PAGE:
View Full Version : World Weather Patterns Input

03-26-2012, 04:43 PM
Attached is a WIP of a world long in the works and finally making it into Photoshop. What I have slapped down here are the major continents and islands with a rough pass of the ocean surface currents in light blue. Also, you will find the tropics of Cancer and Capricorn as well as arctic and antarctic lines. The highlighted Equatorial belt is the baseline ITCZ 5 degrees north and south of the equator.

My primary curiosity is what kind of weather would we expect where the ITCZ runs between the two continents? The ITCZ would likely produce thunderstorms 3-4 pm most days through here, and what would the sailing be like?

The world is earth sized with typical trade winds etc, no major deviances from Earth there.

NOTE: that area with red and blue lines in the northwest between two continents is supernatural, so reality concerns there are limited, LOL.

Other than that! Any and all thoughts on ocean currents, winds and weather would be greatly appreciated.

03-26-2012, 04:45 PM
OH! The second curiosity is how much climate affect would the southern polar current, which gets kicked into temperate zones, change the climate of the polar land mass and other continents it flows by? That would bring warmer waters to the Polar Molo (antarctic) coast.

03-27-2012, 01:34 PM
I really need to save this as like a word file, I keep having to go back through old posts to avoid typing it all again.

First: what I am about to say is a generalization and there are exceptions. but generally...

Generally, mountains affect climate. Clouds and rain are carried by winds that tend to blow in the same patterns. When clouds hit mountains, they dump their rain, causing lush forests. But on the other half of the ridge, there is no rain and a desert is created. a wonderful example of this is Northern California vs Nevada. As you go over those mountains you go from forests, strawberry farms, and wineries to slat flats and cacti.

Certain general worldwide patters (caused by the earths rotation) are shown on this map:
Exceptions are common, for example this is how winds generally are:

These rainfall areas will affect multitudes of other things as well. Winds coming off deserts will be warm; one of the reasons for the warmth of europe is the wind from the sahara. If you compare southern France with Maine and you will see a vast difference in climates despite similar latitudes.

Here, for reference, is a map of Europe's Topography:
And here, a map of the Rainfall, with a strong correlation between changes in altitude and a massive dumping of rain.

Once again, there are exceptions, but just think about this before placing major mountain ranges.

Finally; USE AN EQUIRECTANGULAR PROJECTION. if you use one and decide later you want to re-project it there is a simple and easy to use piece of software that will do it for you. if you use something else, you will have to do it by hand. details on the equirectangular projection can be found at this link:http://en.wikipedia.org/wiki/Equirectangular_projection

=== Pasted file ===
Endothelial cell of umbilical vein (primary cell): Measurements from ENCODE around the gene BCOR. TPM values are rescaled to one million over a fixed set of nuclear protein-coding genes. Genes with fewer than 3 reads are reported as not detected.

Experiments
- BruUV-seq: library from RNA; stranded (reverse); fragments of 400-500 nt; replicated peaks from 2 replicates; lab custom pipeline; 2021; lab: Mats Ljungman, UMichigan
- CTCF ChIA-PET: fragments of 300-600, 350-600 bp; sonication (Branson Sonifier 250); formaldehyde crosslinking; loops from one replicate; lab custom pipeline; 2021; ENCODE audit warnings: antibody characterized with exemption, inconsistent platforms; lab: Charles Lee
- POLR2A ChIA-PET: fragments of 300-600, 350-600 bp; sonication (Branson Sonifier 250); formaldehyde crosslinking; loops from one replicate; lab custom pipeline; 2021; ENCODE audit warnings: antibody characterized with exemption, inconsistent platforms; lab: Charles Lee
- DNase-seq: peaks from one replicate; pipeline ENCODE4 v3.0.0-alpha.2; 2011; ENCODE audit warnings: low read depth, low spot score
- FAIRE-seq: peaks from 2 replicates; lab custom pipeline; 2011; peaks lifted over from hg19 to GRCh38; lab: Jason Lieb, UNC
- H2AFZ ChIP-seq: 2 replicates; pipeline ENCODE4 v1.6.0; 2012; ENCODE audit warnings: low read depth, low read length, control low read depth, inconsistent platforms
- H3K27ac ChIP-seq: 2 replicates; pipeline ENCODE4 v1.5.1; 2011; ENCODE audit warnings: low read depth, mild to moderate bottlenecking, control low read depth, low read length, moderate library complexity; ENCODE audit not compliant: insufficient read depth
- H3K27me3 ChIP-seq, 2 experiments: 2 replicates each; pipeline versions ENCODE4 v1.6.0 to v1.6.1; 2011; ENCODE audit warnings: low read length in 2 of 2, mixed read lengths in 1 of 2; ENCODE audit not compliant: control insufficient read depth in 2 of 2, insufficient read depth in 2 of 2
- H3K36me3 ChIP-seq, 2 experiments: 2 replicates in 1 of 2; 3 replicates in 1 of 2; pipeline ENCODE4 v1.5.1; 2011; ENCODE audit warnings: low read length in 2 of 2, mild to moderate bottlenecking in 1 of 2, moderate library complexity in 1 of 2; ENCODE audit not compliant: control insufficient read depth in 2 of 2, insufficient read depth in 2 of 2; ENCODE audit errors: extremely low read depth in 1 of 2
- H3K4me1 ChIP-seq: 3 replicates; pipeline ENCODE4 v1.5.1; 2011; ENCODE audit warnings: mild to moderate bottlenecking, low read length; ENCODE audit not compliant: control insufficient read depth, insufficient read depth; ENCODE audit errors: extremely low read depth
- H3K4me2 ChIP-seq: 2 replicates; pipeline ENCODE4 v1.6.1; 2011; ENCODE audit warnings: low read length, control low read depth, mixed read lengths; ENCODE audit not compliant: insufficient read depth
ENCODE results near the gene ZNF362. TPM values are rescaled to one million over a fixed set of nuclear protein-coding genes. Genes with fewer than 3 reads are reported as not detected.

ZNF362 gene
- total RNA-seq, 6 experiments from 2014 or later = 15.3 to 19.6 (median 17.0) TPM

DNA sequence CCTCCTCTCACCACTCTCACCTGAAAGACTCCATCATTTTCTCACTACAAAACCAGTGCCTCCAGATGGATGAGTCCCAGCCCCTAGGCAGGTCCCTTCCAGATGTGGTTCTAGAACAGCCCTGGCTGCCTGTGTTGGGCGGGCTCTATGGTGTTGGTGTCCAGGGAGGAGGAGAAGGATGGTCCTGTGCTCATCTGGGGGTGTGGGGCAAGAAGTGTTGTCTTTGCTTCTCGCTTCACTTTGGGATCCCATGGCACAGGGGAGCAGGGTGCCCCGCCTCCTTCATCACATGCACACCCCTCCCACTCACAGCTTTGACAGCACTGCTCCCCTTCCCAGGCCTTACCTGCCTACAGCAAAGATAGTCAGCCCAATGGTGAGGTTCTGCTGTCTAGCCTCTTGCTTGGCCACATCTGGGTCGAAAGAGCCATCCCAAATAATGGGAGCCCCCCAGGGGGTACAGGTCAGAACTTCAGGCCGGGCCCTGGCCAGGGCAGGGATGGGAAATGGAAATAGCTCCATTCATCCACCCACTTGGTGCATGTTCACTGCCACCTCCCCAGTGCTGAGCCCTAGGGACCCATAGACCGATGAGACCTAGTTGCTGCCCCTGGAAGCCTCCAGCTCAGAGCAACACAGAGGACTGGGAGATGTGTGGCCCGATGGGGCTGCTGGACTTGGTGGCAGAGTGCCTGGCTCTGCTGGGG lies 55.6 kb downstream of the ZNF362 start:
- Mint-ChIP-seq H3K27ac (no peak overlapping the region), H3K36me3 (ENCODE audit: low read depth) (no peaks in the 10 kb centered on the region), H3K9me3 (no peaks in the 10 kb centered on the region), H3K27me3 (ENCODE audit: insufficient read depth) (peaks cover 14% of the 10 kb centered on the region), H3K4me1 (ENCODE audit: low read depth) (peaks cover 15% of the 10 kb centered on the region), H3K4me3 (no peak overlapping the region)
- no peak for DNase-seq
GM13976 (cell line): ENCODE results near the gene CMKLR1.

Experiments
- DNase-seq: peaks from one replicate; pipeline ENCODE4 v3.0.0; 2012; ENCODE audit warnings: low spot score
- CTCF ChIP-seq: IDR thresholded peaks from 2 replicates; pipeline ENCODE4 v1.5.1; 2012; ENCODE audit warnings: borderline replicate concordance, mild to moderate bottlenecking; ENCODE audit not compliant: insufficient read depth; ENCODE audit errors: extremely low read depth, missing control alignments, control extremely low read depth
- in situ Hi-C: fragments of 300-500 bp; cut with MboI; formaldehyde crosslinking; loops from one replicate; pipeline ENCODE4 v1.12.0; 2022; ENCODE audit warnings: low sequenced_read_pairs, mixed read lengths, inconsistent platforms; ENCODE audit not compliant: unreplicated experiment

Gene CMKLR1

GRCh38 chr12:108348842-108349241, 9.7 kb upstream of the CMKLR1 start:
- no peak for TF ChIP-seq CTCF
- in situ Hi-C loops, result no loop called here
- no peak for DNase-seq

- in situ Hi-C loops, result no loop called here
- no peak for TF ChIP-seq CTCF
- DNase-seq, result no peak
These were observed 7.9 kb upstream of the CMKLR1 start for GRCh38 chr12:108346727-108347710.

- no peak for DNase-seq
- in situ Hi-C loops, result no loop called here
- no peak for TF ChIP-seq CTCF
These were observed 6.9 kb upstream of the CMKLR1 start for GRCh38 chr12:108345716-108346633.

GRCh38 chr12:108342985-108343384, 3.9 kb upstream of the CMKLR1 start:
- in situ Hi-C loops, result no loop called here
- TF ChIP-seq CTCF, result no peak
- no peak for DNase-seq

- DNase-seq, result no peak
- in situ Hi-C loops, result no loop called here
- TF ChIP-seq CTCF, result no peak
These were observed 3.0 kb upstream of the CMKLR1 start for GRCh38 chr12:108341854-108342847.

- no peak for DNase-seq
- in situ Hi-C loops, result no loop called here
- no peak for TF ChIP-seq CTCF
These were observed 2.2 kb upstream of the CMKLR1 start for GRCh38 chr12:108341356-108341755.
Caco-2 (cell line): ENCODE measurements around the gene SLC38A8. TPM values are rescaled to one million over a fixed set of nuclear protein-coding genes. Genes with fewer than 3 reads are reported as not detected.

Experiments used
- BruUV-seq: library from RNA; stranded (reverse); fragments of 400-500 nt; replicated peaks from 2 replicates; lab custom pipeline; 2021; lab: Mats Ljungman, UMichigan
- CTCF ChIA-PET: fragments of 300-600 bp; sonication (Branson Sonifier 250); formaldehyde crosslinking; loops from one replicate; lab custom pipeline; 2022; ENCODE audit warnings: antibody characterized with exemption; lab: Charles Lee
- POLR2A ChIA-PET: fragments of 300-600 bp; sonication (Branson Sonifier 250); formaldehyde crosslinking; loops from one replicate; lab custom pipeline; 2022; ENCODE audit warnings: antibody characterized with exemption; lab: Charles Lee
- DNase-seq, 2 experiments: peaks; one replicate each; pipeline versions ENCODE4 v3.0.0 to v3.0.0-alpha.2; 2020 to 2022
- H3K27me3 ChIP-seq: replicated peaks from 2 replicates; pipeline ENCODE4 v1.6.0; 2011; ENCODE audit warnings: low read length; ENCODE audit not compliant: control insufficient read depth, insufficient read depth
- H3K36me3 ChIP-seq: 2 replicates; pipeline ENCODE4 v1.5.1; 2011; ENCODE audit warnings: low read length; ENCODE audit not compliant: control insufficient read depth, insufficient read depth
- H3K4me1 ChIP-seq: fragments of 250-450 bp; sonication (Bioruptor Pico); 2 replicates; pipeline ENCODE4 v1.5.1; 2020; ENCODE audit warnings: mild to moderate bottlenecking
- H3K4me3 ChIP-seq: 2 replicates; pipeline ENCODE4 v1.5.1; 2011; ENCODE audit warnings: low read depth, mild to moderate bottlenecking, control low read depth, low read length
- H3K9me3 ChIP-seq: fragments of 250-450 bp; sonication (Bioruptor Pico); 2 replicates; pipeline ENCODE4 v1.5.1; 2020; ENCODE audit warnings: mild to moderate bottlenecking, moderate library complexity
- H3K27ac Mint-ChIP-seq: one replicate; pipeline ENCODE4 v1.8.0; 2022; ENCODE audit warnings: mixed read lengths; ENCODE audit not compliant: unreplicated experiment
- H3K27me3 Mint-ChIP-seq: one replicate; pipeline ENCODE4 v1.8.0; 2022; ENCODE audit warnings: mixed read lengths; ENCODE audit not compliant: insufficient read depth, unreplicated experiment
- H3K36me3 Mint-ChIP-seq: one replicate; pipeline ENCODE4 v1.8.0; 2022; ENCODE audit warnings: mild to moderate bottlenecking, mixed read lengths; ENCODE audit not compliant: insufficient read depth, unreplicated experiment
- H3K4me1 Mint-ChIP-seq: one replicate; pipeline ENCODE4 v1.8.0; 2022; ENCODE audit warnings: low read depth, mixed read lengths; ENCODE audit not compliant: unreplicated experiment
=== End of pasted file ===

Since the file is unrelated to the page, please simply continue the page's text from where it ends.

But basically, the x-axis is Longitude and the y-axis is Latitude.

03-27-2012, 01:54 PM
Your map looks pretty realistic so far. I just messed with oceanic currents on mine and I must say all of this is very informative. Good luck!

03-27-2012, 04:40 PM
Your gyres look good!

Is there a reason that you've drawn in the equatorial countercurrent without the northern and southern equatorial currents? In particular, I suspect the countercurrent would lose to the normal (leftward) equatorial current in that really narrow gap on the equator between the green and brown continents.

03-28-2012, 05:45 AM
The projection is currently equirectangular and I left most of the mountains out (except on the continent of Kūtu where weather patterns are all higgly piggly anyhow) in order to get a clean look at what the baseline weather patterns with currents and wind would be. Rainshadows are good fun but they aren't a lock, the lee side of mountains will certainly trend to less rain but there are many other potential climate factors to offset this and prevent desertification. And the most dangerous thing about them is that being from the US I tend to think of weather traveling west to east (per your example) and my rain shadows tended that way for a long time, but I am getting them corrected slowly but surely. The Himalayas have one heck of a northern rain shadow, so without knowing the specific direction rain travels in particular regions rain shadows are a bit tricky to plot. Tracking the ITCZ through its seasonal shifts over land will yield a good deal of climate information.

I also have orthographic projections of the world, which I really need to play around with, sometimes things get real screwy when all you look at is the equirectangular.

The lack of normal equatorial currents is just a visual thing from the quickie nature of the drawing. I assume the bottoms and tops of the gyres, respectively, to make up those east to west currents. A good point on the countercurrent losing out, I think. Would the Countercurrent even make it beneath those two westerly continents?

I will post further maps here, particularly one with continental names so as to make it easier to reference things, LOL.